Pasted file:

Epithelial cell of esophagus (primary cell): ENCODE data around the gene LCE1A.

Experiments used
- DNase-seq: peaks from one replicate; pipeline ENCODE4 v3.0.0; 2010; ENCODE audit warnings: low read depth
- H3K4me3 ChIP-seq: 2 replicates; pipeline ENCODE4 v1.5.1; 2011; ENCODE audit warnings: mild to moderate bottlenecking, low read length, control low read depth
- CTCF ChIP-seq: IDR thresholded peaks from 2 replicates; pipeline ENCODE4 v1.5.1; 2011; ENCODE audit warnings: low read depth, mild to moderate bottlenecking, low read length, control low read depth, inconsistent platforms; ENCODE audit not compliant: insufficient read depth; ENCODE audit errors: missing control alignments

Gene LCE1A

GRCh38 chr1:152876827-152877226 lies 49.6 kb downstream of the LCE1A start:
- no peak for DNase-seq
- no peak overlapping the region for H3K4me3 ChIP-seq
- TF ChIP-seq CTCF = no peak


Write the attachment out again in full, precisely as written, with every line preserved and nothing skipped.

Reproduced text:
Epithelial cell of esophagus (primary cell): ENCODE data around the gene LCE1A.

Experiments used
- DNase-seq: peaks from one replicate; pipeline ENCODE4 v3.0.0; 2010; ENCODE audit warnings: low read depth
- H3K4me3 ChIP-seq: 2 replicates; pipeline ENCODE4 v1.5.1; 2011; ENCODE audit warnings: mild to moderate bottlenecking, low read length, control low read depth
- CTCF ChIP-seq: IDR thresholded peaks from 2 replicates; pipeline ENCODE4 v1.5.1; 2011; ENCODE audit warnings: low read depth, mild to moderate bottlenecking, low read length, control low read depth, inconsistent platforms; ENCODE audit not compliant: insufficient read depth; ENCODE audit errors: missing control alignments

Gene LCE1A

GRCh38 chr1:152876827-152877226 lies 49.6 kb downstream of the LCE1A start:
- no peak for DNase-seq
- no peak overlapping the region for H3K4me3 ChIP-seq
- TF ChIP-seq CTCF = no peak